E-support initiatives can go a long way in satisfying your customers, and in many cases, vendors are finding that their support offerings are an effective way to differentiate themselves from their competitors, according to Ana Volpi, senior analyst at IDC.
"Customer service has become an overall competitive differentiator," said Mike Brochu, president and chief executive officer of Primus, a CRM software provider.
"Support is becoming more than a product add-on," Volpi said. "Now, support is being developed alongside the product."
In addition to differentiating experience for the user, customer support has also become a strategic element of customer relationships, according to Volpi. This is due to several factors, including the realization by vendors that their annual support contracts have become an opportunity to reach out, understand their customers and up-sell.
Current technology has also made customer service become part of the product development process, Volpi said. When a customer calls with a problem with a particular feature, the customer support team can forward that comment along to the engineering team.
Additionally, there has been a convergence of CRM tools used for technical support that are extending into other areas, such as customer service issues, she said. By integrating customer service information with technical support data, a support incident can be turned into a sales opportunity.
This is where e-support comes in, as many vendors are experiencing a rise in call volumes. Vendors are looking for ways to expand their communication channels, including Web chat, voice over Internet protocol (VoIP), e-mail and Web forms, Volpi said. In addition, e-support provides customer support around the clock, she said.
Volpi mentioned several notable trends in e-support. One of those trends is the question of how to automate the call volume, and most companies are leveraging the Internet to provide customer service, she said. Not only are these resources available "24-by-seven," she said, the new types of Web-based software allow Internet queries to be delivered to the technical or customer support person. E-support can cut down on the first 20 minutes of the call and provide instant gratification for the customer, she said.
"Employees are now spending time on higher value calls and getting more difficult calls," Volpi said. This trend in support leads to greater wages for the higher level of expertise, she said. Yet the traditional customer support center metrics and compensation structure can inhibit the use of e-support as well.
Other inhibitors to successful e-support initiatives include the fact that "human behavior is slow to change," Volpi said. Customers would rather use the telephone than Web support, and not just because it's learned behavior. Customers also know that telephone queries get an immediate response, while e-mail queries can take longer to get a response.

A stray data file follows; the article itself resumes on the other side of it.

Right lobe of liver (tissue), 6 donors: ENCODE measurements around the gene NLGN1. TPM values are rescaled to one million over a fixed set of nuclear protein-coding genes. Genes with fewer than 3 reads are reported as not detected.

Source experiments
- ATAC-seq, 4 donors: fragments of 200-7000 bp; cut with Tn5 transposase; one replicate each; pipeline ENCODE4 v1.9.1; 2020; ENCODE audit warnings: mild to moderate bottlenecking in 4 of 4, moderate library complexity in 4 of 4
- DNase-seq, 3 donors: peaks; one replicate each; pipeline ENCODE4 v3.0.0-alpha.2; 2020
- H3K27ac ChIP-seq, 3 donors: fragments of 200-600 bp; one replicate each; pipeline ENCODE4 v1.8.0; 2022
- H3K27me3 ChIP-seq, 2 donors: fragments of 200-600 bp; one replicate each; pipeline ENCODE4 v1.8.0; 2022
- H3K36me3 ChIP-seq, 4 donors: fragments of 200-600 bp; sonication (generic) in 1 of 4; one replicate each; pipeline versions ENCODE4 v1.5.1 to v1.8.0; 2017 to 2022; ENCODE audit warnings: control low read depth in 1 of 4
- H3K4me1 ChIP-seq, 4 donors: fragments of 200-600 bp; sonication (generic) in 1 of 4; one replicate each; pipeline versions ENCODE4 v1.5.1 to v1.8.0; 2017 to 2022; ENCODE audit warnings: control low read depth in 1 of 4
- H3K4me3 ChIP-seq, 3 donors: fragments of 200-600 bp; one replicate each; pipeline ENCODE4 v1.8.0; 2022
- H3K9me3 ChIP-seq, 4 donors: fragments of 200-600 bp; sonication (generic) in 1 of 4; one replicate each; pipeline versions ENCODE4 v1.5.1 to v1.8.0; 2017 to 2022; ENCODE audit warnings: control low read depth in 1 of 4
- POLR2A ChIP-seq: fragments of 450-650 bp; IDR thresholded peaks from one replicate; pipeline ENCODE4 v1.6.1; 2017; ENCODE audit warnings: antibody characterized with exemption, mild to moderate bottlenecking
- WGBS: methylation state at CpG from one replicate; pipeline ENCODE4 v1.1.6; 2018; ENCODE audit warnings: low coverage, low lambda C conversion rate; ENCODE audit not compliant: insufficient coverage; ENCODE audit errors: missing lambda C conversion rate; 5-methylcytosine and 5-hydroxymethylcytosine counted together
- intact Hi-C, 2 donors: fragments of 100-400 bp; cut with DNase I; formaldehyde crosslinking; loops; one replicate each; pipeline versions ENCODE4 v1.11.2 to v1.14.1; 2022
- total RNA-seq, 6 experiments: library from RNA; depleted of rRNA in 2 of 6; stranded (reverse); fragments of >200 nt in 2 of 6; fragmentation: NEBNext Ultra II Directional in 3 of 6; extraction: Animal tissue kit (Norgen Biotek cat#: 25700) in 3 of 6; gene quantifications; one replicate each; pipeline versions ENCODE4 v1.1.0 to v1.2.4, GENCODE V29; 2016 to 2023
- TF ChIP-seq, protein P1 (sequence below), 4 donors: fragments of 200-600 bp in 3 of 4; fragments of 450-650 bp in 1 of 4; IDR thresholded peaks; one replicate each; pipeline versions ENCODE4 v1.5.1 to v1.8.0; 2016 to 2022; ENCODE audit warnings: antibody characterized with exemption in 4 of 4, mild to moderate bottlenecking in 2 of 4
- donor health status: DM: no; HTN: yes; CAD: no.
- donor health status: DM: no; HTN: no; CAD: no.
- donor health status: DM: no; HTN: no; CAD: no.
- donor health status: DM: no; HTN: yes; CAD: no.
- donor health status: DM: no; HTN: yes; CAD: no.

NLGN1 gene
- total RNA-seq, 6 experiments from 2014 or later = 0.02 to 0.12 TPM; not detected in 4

The existing infrastructure and lack of integration among communication channels can also inhibit e-support initiatives, Volpi said. For example, Volpi said she could submit a query by chat, a Web form, e-mail and a phone call and have her problem resolved by one of those venues. Yet the company might still have three trouble tickets open for her due to the lack of integration, she said.
In order to have a successful e-support program, an e-support initiative should feature "a strong user interface, site structure and seamless escalation," Volpi said. Concerns about security and privacy should also be addressed, and a variety of self-service options should also be offered. Communication channels need to be integrated, and methods should be included for immediate response, no matter what the channel is, she said.
"You have to be able to give customer those capabilities," Brochu said.
Additionally, metrics and compensation structures should be changed to attract skilled support personnel. "Up-selling" is also important, and so is globalizing support offerings. Those self-service options should be offered in a variety of languages, she said.
"The chance to up-sell generates more business," Brochu said.
In the future, Volpi said that integrating existing infrastructure and communication channels will be very key. Wireless access will also be a large differentiator, as will VoIP and video interaction. And instead of person-to-person interaction, Volpi expects to see person-to-artificial intelligence interaction, where customers will be Web chatting with a highly intelligent software program.